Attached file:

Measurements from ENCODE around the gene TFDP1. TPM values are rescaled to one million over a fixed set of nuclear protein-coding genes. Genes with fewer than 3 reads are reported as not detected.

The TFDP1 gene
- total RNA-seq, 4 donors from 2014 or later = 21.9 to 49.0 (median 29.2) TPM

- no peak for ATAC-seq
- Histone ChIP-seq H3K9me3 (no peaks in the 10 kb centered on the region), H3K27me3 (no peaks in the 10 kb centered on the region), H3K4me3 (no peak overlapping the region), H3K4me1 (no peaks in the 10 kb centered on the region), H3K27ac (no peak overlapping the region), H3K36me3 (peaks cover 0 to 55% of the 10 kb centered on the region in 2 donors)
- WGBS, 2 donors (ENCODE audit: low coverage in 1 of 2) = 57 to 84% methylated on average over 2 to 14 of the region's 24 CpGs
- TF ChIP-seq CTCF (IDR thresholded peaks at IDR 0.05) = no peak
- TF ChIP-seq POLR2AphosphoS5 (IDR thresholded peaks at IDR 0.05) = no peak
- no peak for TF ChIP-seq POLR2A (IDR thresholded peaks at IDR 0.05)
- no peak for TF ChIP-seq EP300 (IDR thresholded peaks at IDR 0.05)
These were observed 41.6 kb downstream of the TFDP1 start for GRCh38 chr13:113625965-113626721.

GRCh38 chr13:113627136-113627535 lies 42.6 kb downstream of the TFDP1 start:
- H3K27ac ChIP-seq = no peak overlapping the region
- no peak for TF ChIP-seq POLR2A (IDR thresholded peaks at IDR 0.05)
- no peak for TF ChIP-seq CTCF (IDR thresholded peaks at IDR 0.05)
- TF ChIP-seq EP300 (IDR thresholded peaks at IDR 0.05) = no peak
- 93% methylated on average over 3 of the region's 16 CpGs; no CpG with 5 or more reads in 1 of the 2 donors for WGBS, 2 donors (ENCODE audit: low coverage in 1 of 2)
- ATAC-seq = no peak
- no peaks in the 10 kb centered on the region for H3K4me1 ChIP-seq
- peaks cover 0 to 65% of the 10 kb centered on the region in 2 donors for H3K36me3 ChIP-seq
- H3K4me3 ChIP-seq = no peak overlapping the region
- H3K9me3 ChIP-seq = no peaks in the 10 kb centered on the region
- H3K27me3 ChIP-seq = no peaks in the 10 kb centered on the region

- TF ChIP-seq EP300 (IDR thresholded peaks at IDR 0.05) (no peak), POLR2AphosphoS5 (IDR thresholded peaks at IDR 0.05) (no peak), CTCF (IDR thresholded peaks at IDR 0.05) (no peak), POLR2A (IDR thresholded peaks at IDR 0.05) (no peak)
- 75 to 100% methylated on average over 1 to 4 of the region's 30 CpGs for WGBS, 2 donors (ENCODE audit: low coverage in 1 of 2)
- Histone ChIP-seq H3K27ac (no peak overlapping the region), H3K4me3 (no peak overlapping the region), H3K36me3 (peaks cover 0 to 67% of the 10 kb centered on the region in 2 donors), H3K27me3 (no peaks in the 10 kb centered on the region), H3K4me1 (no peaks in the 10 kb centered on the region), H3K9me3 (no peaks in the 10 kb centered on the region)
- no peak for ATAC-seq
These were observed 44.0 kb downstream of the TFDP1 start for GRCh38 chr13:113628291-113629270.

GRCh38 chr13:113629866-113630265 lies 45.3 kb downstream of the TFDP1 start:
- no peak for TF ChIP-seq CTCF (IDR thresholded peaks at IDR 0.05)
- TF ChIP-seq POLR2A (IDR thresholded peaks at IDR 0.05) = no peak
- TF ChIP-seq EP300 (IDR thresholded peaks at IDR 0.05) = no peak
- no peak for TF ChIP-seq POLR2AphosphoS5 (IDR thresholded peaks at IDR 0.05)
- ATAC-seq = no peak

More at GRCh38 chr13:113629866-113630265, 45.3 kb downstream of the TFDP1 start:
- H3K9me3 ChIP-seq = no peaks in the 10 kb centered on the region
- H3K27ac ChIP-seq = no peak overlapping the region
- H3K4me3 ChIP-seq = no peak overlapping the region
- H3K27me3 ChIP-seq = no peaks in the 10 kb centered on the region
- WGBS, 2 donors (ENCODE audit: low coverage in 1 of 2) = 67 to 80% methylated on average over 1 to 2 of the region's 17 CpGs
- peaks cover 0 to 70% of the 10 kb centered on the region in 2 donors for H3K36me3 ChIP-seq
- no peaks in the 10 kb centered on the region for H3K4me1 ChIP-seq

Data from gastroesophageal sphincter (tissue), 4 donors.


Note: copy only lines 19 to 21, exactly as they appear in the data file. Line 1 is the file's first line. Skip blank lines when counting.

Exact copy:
- no peaks in the 10 kb centered on the region for H3K4me1 ChIP-seq
- peaks cover 0 to 65% of the 10 kb centered on the region in 2 donors for H3K36me3 ChIP-seq
- H3K4me3 ChIP-seq = no peak overlapping the region